Okinawa Jack seems very, very defensive in this article (H/T: Instapundit):
The region’s outspoken congressman is in the national lens again – this time CBS News television cameras – in a report Wednesday that calls him “the king of earmarks who wastes a lot of taxpayer money” and implies that the FBI is investigating.
U.S. Rep. John Murtha, D-Johnstown, responded by waving the Constitution at the camera, saying: “What it says is the Congress of the United States appropriates the money. Got that?”
The CBS article in question is here, along with video footage that Murtha is going to regret. You can say and do things to, say, a private citizen with a video camera that you can't do to a national news organization, and he made no friends in CBS with that antic. As can be seen with the next couple of paragraphs:
What he means is Congress gets to decide how tax dollars are spent. Specifically, Murtha himself often gets to decide. As head of the Defense Spending Committee he has the power to steer hundreds of millions of tax dollars in earmarks to companies of his choice.
Republican Rep. Jeff Flake, who's against earmarks of any kind, is calling for an ethics investigation and says it could dwarf the last lobby mess to hit Washington.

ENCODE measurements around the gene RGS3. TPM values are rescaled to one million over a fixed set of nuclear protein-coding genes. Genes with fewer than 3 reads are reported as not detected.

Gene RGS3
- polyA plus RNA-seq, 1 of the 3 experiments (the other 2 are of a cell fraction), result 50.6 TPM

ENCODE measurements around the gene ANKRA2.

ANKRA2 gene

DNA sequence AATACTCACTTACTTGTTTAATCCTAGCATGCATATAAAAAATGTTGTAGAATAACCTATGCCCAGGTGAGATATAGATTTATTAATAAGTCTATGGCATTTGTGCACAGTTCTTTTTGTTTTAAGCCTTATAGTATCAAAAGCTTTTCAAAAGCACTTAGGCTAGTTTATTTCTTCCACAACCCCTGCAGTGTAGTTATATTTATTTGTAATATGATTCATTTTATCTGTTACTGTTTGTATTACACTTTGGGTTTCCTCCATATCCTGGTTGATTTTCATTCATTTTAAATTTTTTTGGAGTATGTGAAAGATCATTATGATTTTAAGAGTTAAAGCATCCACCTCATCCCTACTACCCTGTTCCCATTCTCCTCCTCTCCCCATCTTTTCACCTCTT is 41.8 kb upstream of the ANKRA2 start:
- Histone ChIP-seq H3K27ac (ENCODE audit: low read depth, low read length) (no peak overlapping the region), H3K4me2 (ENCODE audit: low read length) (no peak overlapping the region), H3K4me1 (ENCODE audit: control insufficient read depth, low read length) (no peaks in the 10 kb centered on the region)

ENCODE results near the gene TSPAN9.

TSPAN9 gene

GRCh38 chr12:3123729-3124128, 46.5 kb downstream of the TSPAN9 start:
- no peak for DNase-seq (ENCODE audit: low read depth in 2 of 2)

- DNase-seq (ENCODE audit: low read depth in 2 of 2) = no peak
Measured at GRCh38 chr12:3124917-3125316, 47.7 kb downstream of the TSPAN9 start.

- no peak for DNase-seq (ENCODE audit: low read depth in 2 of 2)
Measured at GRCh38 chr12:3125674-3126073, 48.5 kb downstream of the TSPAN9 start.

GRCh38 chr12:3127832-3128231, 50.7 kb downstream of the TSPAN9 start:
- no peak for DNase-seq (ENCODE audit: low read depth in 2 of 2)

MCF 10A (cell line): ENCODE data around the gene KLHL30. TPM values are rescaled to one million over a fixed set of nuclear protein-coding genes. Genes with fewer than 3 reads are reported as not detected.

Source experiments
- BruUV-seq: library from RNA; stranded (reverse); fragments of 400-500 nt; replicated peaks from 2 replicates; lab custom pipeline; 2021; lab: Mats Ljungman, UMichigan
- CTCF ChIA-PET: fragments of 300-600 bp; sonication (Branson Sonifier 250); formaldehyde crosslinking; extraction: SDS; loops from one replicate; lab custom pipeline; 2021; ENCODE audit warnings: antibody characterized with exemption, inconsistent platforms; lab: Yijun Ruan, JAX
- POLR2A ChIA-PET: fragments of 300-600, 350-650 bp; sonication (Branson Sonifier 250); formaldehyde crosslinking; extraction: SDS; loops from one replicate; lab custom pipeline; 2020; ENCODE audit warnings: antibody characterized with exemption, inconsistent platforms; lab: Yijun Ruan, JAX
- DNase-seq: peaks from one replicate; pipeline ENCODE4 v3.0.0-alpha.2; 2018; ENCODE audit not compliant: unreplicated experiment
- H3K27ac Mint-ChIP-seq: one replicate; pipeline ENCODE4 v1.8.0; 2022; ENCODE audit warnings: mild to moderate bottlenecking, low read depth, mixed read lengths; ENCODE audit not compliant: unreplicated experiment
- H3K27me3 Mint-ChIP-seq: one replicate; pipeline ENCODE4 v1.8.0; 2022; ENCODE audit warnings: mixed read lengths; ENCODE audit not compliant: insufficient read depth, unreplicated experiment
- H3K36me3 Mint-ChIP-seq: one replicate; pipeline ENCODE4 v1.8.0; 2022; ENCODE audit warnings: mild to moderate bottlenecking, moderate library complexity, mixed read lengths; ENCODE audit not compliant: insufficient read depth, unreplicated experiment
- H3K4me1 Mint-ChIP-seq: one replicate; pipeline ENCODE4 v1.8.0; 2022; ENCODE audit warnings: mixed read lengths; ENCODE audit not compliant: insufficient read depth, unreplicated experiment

"In terms of contributions and circular fundraising and the involvement of members it's much bigger [than the Abramoff scandal]," he said. "Much bigger."
Here's the video: watch it while it lasts.
If you read the entire CBS article, you'll see that the reason why this is triggering Murtha's slightly confused, but full-throated, response: it's come out that there's a third company with ties to the Congressman being checked out. Looking back at the original article, Murtha's office is blaming this whole thing on a 'disgruntled worker,' which suggests that they know (and have inadvertently revealed) something about the investigation. Something that worries them. A lot. As it should.
PS: Yeah, yeah, yeah, I've heard this before: Murtha's untouchable. You know something? - I heard that about Dollar Bill Jefferson, too. They always are... until, all of a sudden, they're not.
Crossposted to Moe Lane.